after watching a few episodes of Brett Gaylor's documentary, Do Not Track, it's only human to feel completely paranoid about your online footprint. knowing that there's technology WITHIN your technology creating a digital profile of you and your interests is unsettling, to say the least, especially if you consider yourself a private person. additionally, it's also a bit skeevy for said technology to sell your information in order for you to use it "freely" - all this time, while we've been watching "Black Mirror" and other shows about technological, dystopic futures, a lot of us haven't realized that we're balls deep in one too.
however, maybe i'm being naive when i say this, but i hate when the paranoia runs deep and makes us so distrusting of every technological advance. we can't forget how amazing the Internet really is, and what it allows some people to accomplish, create, & connect. yet, when it comes to people warning us about how "smartphones are killing us," i can't help but feel some of these arguments to be preachy, if anything - mostly, preachy in the sense that "look at these millennials! they don't know how to talk to each other!!! lol!!! the internet is harmful but here we are posting on it anyways!!" (okay, that's kind of a dodgy / exaggerated sentiment, but you get it). it's interesting to note how one of the articles we read for class said that smartphones are making us addicts, similar to how alcohol and gambling ruins peoples' lives. i can completely understand that - with tech, it's easy to get sucked into an infinite space that has infinite entertainment possibilities (catered for your tastes, too). i will say that we can't blame it all on smartphones and tools - a lot of it is related to who the individual is as a person. we can't forget that addictive personalities' exist - and given such an easy, seemingly "harmless" outlet, someone can waste their life away by not truly living at all.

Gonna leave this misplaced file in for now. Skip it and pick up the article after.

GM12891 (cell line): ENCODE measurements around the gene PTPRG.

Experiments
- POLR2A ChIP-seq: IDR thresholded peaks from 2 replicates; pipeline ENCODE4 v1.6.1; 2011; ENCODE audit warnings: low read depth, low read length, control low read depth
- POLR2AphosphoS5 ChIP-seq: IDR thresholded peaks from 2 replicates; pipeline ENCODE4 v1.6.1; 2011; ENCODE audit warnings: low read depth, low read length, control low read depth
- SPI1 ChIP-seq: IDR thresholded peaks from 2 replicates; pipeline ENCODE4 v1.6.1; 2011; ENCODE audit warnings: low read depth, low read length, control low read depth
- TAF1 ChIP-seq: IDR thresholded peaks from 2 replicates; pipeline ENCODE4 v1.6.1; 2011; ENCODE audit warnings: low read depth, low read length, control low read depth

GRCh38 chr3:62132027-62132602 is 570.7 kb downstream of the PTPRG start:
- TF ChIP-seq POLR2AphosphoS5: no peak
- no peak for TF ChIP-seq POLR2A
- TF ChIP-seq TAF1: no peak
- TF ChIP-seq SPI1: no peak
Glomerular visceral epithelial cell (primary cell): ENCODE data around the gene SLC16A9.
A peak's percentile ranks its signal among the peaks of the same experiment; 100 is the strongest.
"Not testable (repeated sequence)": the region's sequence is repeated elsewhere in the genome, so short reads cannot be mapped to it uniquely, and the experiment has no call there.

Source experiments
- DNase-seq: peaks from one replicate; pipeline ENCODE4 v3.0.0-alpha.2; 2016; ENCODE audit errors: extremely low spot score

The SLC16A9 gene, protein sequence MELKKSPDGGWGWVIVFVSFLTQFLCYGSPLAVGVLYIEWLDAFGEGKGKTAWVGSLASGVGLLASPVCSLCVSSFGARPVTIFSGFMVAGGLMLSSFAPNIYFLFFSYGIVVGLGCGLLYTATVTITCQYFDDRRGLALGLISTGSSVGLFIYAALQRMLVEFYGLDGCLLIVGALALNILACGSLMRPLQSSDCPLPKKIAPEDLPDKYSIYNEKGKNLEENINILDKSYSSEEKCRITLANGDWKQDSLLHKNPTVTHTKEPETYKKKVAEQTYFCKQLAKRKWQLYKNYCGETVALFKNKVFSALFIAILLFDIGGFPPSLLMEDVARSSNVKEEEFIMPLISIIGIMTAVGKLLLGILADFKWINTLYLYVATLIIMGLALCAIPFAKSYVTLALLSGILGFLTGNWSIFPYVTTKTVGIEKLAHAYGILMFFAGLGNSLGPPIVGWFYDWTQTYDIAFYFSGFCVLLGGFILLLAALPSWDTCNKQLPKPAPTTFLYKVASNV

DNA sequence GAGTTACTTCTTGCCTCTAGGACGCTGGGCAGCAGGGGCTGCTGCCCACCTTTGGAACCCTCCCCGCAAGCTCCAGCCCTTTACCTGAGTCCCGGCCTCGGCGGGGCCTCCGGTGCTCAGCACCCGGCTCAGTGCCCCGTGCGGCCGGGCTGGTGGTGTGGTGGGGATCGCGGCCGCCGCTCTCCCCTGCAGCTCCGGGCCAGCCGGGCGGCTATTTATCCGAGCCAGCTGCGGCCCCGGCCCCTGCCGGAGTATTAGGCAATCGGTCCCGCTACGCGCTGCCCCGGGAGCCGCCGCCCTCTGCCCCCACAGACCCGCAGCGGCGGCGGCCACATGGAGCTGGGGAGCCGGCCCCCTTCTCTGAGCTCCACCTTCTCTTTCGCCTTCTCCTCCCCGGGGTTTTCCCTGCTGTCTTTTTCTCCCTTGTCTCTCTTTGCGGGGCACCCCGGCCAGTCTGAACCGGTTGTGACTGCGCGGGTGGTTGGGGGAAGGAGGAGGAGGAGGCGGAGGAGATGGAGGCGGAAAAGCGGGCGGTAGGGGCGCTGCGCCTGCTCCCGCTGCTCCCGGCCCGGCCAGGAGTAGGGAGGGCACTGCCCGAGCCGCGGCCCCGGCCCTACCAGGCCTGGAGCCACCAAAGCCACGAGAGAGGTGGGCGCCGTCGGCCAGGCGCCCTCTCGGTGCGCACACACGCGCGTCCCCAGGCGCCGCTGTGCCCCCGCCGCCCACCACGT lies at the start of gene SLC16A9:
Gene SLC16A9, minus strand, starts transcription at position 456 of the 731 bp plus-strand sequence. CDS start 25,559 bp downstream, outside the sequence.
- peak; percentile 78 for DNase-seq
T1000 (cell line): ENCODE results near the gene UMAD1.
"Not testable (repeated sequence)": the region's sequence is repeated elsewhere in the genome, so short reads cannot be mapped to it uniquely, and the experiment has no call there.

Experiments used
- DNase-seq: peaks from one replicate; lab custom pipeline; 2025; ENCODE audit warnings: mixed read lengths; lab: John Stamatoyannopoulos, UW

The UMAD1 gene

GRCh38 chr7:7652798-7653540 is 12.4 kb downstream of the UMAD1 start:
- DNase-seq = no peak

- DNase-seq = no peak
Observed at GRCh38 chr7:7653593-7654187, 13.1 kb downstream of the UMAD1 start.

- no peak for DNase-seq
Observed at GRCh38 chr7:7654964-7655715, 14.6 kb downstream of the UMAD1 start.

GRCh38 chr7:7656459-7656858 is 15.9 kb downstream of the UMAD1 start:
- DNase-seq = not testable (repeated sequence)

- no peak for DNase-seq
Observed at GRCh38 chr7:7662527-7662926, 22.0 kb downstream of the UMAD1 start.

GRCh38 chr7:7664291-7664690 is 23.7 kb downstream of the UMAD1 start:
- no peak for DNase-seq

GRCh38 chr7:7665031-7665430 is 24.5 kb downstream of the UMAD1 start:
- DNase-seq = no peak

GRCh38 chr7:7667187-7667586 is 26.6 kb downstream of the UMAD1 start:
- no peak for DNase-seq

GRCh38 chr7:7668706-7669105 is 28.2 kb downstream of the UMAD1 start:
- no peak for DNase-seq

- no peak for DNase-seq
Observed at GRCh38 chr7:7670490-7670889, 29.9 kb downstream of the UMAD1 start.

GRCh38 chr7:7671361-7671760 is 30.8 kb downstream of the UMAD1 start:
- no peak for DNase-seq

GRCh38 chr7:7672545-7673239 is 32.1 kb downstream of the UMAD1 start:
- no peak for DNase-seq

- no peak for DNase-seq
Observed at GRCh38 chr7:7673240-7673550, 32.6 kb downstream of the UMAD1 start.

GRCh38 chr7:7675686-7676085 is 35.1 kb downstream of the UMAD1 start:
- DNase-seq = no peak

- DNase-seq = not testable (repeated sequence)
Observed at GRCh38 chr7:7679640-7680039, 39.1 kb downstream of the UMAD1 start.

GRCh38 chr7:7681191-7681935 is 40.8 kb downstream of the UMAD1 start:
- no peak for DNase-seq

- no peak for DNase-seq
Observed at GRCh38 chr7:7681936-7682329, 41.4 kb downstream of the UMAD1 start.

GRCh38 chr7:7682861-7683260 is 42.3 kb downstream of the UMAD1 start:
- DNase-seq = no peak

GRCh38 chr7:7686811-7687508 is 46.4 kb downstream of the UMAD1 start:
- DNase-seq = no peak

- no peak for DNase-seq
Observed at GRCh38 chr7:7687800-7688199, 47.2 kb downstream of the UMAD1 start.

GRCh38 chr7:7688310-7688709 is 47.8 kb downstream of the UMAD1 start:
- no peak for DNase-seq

anyways, i think the important thing is that all of these studies and great research done by specialists in the field will hopefully lead to "preventing" people from letting technology take control of their life. well, at least it'll be able to inform people who want to get informed, and then they will have the power to spread that information to their family & friends, and so on. we can learn to be mindful of our digital footprint & what steps we can take to leave a cleaner & safer track, as well as to relearn the importance of moderation (of time spent, of information given, of just living our virtual lives). people can choose how they want to live their truths as humans, but it's also important to give them that choice first, instead of handing them technology at first and not being able to ween them off it later in life.